I recently had the opportunity to speak about medicine as a career at a local high school. It has been many years, and even as I narrow my fields of practice, I remain passionate about doing what I can to enable kids to make informed choices about their careers – and so that those whoContinue reading ““Whatever You Decide To Be, Be A Teacher””
The student was standing on their tip-toes, peering over the drapes. They had barely looked at the ventilator, so engrossed were they in the surgery. “So, are you here for anaesthesia, or for surgery?” our registrar asked. The student turned. “Well… I am on my anaesthesia rotation, technically… but I’m actually interested in surgery.” TenContinue reading “Intro for Anaesthetic Undergraduate Students”
If a medical doctor pens a memoir, I will read it. I don’t care if they are a surgeon (uneasy relationship), a physician (intimidatingly book smart), or an anaesthetist (well that’s pretty close to home). Even if nobody else reads your book, I will be your audience of one. But A Fullness of Uncertain SignificanceContinue reading “A Fullness of Uncertain Significance [Book Review]”
Pranathi Kondapaneni, MD, author of Prescription Comedy: An Unlikely Antidote To Physician Burnout, studied medicine some time before me, but our stories are not so different. Although on an entirely different continent, and an entirely different cultural background, her experience with burnout resonates clearly with me. While her writing somewhat lacks prosaism (and has anContinue reading “Prescription Comedy: An Unlikely Antidote to Physician Burnout”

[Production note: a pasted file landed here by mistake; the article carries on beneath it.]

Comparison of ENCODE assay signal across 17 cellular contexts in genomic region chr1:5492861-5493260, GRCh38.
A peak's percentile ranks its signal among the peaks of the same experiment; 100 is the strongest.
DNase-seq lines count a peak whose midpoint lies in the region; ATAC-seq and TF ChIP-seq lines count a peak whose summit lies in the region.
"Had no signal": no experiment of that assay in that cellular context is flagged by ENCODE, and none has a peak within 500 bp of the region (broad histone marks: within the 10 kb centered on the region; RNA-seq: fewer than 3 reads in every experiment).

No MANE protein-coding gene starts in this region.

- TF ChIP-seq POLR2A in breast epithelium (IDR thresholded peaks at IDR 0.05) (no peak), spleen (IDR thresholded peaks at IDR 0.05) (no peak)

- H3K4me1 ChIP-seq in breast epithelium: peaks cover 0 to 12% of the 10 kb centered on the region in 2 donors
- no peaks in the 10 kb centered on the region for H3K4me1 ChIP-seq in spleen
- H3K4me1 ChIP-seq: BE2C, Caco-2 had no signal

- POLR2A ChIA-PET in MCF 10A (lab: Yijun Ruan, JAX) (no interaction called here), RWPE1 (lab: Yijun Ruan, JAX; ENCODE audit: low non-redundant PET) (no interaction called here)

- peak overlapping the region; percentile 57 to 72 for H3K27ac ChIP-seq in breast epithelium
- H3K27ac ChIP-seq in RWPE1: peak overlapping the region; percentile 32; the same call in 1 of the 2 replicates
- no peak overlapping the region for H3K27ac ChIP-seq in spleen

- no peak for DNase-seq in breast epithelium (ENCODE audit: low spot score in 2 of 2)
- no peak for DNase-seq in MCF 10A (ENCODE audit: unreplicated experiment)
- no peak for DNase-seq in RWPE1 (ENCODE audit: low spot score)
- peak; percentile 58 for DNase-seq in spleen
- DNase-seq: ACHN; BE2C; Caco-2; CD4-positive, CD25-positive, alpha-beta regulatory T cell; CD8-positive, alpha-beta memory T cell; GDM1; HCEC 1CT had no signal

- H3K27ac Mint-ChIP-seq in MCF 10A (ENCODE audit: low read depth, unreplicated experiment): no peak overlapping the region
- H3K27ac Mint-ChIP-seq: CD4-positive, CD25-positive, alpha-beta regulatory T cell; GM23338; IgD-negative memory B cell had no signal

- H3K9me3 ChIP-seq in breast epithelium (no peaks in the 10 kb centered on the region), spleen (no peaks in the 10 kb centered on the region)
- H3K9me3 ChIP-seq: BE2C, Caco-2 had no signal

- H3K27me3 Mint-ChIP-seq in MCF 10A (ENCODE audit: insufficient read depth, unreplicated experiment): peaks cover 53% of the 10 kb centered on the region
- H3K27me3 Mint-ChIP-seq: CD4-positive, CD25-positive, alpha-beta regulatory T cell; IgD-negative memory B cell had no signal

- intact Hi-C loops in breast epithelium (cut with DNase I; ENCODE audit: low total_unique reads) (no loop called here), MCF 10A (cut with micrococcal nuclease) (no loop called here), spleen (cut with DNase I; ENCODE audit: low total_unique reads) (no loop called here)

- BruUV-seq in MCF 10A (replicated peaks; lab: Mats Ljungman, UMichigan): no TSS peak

It is a well-known fact that anaesthetic doctors in South African public hospitals have guaranteed pre-call and post-call. The medical officers that I know from other surgical departments, all appreciate the reasons we insist on safe working hours. I have never heard them suggest it be taken away. But management staff and senior consultants (ofContinue reading ““What Makes Anaesthetists So Special?””
Or: Guess who’s back. A little over two years ago, I heard of an old classmate working on a documentary project about bullying and discrimination in medicine. Longtime readers of this blog will know that I have written about bullying and discrimination before. The director and brains behind the project, Adil Khan, interviewed a fewContinue reading “The Last Weekend Of Mental Health Awareness Month: Watch This”
“In Shock” is about medicine’s broken telephone. It is about our inherent, but often unintentional, disrespect for patients and ourselves. It is about seeking comfort in the wrong ways, and about righting our bad medical habits.
Remember that time I went to a little town (village??) called Greyton, with some friends, and had a blast? It happened again. This time, not as a student, but as a doctor. Then, Greyton enriched me. This time, it may well have changed my life. Or at least, my career. (Are they really two differentContinue reading “This one time, at badEMfest18…”
I really believe that a medical student who is comfortable with therapy, becomes a physician who is comfortable with therapy; one who is comfortable with addressing the mental health of their colleagues, and one who can identify when their own mental health is spiralling out of control – and then do something about it.
Dear Medical Student: medical school is worth a lot of things. I can tell you that because I went from hating medical school to loving being a doctor (well, on most days).
But it’s not worth that.